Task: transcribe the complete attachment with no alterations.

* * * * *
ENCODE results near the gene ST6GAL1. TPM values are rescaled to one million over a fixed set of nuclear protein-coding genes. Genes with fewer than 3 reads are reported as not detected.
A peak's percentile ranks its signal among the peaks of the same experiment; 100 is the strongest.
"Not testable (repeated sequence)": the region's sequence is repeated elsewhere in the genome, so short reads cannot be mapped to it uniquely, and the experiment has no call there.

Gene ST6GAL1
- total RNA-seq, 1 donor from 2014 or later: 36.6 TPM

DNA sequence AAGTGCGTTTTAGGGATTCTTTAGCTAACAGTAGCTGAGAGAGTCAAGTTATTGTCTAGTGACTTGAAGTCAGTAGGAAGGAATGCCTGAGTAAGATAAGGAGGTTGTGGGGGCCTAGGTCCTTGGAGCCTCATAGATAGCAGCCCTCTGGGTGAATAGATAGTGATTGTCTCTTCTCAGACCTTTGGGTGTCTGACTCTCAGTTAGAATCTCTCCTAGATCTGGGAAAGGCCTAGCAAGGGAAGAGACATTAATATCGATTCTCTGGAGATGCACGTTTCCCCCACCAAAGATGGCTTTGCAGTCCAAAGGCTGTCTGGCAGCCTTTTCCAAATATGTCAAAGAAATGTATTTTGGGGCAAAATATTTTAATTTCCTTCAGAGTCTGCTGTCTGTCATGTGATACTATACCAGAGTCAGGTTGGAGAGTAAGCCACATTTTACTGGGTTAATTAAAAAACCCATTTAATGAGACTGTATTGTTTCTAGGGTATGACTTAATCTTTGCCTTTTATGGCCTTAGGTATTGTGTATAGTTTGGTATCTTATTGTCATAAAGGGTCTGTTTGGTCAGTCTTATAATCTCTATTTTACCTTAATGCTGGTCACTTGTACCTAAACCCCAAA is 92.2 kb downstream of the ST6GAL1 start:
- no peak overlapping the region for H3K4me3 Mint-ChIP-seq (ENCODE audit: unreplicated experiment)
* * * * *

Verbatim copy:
ENCODE results near the gene ST6GAL1. TPM values are rescaled to one million over a fixed set of nuclear protein-coding genes. Genes with fewer than 3 reads are reported as not detected.
A peak's percentile ranks its signal among the peaks of the same experiment; 100 is the strongest.
"Not testable (repeated sequence)": the region's sequence is repeated elsewhere in the genome, so short reads cannot be mapped to it uniquely, and the experiment has no call there.

Gene ST6GAL1
- total RNA-seq, 1 donor from 2014 or later: 36.6 TPM

DNA sequence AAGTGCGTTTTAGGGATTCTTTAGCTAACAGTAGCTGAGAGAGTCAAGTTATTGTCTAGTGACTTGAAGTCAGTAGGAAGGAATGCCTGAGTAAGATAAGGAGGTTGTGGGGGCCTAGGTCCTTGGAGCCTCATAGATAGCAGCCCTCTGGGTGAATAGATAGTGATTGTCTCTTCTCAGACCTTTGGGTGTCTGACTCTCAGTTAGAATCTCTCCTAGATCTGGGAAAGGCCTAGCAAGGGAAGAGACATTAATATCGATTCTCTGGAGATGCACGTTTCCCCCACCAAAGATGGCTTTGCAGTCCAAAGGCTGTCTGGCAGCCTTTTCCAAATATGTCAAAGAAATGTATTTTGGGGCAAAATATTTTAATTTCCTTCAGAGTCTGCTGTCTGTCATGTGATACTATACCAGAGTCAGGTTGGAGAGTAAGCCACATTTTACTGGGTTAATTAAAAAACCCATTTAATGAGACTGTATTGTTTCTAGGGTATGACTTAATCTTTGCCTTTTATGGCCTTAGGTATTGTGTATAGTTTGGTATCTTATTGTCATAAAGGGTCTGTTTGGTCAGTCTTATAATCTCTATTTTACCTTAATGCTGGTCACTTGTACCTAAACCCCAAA is 92.2 kb downstream of the ST6GAL1 start:
- no peak overlapping the region for H3K4me3 Mint-ChIP-seq (ENCODE audit: unreplicated experiment)